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Amendment No. 66 would make mandatory provision for the Lord Chancellor to regulate the procedure for authorisations under Clause 3 and the functions of the regulator. If that is not a requirement, one asks what is the purpose of Part 2? Amendment No. 67 makes the contents of the Schedule mandatory. It seems perverse or even nonsensical to set out such detail in the Schedule—three and a half pages of it to date—but not to require it to be implemented. After all, the Schedule is largely permissive itself. Surely its implementation must not be open to debate. I believe that much of what we are now discussing lies right at the heart of the criticism that is made of successive governments: that they try to take powers to
 
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themselves in drafting regulations without really placing them before the proper parliamentary scrutiny that they deserve. Under the Bill as presently drafted, not only will the Secretary of State be free to make whatever regulations he might see fit to make under this clause, but it would also be possible to make no regulations at all. This is an important matter at the heart of whether the Bill can be made effective and should be on the face of the Bill.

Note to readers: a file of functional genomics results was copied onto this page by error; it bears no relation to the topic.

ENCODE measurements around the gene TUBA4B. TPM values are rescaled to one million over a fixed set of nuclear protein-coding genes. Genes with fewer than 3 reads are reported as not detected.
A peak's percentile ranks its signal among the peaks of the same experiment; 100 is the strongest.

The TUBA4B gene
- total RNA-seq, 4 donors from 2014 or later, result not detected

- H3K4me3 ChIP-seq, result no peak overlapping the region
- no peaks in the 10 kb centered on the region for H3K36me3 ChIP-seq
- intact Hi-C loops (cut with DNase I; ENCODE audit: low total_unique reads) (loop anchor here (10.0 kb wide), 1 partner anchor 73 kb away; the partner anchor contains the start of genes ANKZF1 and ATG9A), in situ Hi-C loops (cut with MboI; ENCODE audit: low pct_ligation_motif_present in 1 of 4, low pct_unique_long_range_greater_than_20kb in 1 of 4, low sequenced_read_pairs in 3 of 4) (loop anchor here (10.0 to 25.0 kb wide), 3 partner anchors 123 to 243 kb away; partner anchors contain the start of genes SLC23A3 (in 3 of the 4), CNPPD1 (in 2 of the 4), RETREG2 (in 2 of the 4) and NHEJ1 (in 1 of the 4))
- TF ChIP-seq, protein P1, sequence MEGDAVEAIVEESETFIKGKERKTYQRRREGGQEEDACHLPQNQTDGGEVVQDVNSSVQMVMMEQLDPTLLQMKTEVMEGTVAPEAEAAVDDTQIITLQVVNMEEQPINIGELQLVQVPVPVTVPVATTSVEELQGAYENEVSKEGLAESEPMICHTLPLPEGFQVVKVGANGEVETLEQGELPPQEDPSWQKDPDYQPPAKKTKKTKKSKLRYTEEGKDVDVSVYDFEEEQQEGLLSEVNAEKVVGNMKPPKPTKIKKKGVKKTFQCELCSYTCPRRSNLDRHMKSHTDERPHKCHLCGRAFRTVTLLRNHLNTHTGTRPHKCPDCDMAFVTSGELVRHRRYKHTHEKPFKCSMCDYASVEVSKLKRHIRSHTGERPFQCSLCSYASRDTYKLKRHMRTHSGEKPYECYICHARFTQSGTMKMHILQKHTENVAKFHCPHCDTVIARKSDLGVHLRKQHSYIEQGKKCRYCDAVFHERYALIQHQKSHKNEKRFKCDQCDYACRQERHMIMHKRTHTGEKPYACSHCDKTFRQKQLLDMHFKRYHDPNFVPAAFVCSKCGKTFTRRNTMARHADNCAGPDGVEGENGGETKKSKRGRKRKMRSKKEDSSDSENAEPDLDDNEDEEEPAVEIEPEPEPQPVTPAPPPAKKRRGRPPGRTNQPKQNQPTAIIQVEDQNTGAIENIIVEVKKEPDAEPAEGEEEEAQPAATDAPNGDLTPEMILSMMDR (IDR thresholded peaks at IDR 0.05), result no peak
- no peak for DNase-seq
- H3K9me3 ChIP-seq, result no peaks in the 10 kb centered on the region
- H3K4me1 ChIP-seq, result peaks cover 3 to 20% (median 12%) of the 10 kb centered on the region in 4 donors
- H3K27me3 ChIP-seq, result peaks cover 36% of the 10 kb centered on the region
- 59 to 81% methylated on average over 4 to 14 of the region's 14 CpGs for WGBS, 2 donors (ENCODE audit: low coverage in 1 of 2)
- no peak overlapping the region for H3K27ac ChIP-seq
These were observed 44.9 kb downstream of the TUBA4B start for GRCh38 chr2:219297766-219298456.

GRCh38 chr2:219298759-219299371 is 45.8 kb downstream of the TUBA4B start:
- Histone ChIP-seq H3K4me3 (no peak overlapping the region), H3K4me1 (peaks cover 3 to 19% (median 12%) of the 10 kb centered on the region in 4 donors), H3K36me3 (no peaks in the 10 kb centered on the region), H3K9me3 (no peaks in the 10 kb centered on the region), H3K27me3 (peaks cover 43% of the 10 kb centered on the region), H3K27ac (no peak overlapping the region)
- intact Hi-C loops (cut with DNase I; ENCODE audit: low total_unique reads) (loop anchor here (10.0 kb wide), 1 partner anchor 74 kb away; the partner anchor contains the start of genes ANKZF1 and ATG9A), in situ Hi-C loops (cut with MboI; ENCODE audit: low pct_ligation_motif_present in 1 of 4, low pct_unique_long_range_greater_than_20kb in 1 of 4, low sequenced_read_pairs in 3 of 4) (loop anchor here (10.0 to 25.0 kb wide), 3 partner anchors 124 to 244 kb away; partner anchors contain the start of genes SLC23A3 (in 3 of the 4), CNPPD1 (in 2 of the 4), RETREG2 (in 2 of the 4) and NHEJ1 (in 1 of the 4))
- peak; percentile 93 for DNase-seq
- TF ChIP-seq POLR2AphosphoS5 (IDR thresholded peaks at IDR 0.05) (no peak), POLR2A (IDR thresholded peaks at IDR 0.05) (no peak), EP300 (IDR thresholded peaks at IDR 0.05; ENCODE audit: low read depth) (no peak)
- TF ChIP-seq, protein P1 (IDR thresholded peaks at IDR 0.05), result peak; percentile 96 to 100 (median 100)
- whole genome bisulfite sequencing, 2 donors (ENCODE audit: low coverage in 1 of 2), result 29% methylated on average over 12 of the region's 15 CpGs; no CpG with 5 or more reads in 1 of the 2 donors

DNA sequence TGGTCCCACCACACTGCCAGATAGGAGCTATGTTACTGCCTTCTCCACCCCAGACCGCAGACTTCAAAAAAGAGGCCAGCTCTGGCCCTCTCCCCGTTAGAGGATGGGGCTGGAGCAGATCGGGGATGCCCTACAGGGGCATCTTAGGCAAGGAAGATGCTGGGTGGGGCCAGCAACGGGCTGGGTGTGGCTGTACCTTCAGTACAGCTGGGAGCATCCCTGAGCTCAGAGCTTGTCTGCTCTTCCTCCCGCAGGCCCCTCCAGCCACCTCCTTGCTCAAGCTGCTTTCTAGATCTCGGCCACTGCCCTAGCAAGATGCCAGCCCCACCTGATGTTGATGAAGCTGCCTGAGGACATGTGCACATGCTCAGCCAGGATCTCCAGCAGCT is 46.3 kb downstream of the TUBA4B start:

Amendment No. 78 makes mandatory, as opposed to discretionary, provision for the application procedure for authorisation. That must be right. We have to have a set method for applying for authorisation. Amendment No. 79 similarly requires the regulations to specify criteria that must be applied when the regulator is considering applications for authorisation. Throughout the Schedule, there are detailed provisions about what the regulations are to contain, but those provisions remain, at present, on a discretionary basis, despite the level of detail. It is hardly surprising that the Delegated Powers and Regulatory Reform Committee was unhappy.

Amendment No. 180 is very close to the previous amendment on the criteria to be applied by the regulator on applications. I cannot see anything here that ought to be left to the discretion of the regulations. Of course, the detail of the criteria will remain something for the Lord Chancellor to consider when the regulations are drawn, but the regulations will have to descend to the level of detail set out here.